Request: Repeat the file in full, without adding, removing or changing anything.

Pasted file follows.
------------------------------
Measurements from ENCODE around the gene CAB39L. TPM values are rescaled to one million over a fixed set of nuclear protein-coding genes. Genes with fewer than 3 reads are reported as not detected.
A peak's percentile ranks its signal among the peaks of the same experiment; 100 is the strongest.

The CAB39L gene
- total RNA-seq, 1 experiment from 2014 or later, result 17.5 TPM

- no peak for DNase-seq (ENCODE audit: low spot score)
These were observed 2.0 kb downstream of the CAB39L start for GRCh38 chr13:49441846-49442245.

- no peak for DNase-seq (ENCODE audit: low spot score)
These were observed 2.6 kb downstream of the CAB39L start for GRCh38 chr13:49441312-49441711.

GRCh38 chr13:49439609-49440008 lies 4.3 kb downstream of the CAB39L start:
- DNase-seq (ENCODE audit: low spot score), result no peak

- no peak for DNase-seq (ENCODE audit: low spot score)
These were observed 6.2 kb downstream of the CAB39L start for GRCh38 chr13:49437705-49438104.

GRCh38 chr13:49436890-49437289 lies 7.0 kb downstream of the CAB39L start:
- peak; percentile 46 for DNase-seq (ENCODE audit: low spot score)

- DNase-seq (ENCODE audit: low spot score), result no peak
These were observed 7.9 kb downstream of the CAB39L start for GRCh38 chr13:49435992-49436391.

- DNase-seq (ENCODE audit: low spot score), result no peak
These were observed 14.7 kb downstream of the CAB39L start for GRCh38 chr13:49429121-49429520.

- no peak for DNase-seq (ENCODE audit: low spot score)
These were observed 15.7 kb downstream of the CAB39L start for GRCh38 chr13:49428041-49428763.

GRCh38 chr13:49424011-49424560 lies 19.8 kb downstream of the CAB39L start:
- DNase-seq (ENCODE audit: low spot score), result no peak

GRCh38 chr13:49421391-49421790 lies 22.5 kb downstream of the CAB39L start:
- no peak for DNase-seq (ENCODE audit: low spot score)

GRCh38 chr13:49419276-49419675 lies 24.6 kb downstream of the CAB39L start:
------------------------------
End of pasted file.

Measurements from ENCODE around the gene CAB39L. TPM values are rescaled to one million over a fixed set of nuclear protein-coding genes. Genes with fewer than 3 reads are reported as not detected.
A peak's percentile ranks its signal among the peaks of the same experiment; 100 is the strongest.

The CAB39L gene
- total RNA-seq, 1 experiment from 2014 or later, result 17.5 TPM

- no peak for DNase-seq (ENCODE audit: low spot score)
These were observed 2.0 kb downstream of the CAB39L start for GRCh38 chr13:49441846-49442245.

- no peak for DNase-seq (ENCODE audit: low spot score)
These were observed 2.6 kb downstream of the CAB39L start for GRCh38 chr13:49441312-49441711.

GRCh38 chr13:49439609-49440008 lies 4.3 kb downstream of the CAB39L start:
- DNase-seq (ENCODE audit: low spot score), result no peak

- no peak for DNase-seq (ENCODE audit: low spot score)
These were observed 6.2 kb downstream of the CAB39L start for GRCh38 chr13:49437705-49438104.

GRCh38 chr13:49436890-49437289 lies 7.0 kb downstream of the CAB39L start:
- peak; percentile 46 for DNase-seq (ENCODE audit: low spot score)

- DNase-seq (ENCODE audit: low spot score), result no peak
These were observed 7.9 kb downstream of the CAB39L start for GRCh38 chr13:49435992-49436391.

- DNase-seq (ENCODE audit: low spot score), result no peak
These were observed 14.7 kb downstream of the CAB39L start for GRCh38 chr13:49429121-49429520.

- no peak for DNase-seq (ENCODE audit: low spot score)
These were observed 15.7 kb downstream of the CAB39L start for GRCh38 chr13:49428041-49428763.

GRCh38 chr13:49424011-49424560 lies 19.8 kb downstream of the CAB39L start:
- DNase-seq (ENCODE audit: low spot score), result no peak

GRCh38 chr13:49421391-49421790 lies 22.5 kb downstream of the CAB39L start:
- no peak for DNase-seq (ENCODE audit: low spot score)

GRCh38 chr13:49419276-49419675 lies 24.6 kb downstream of the CAB39L start: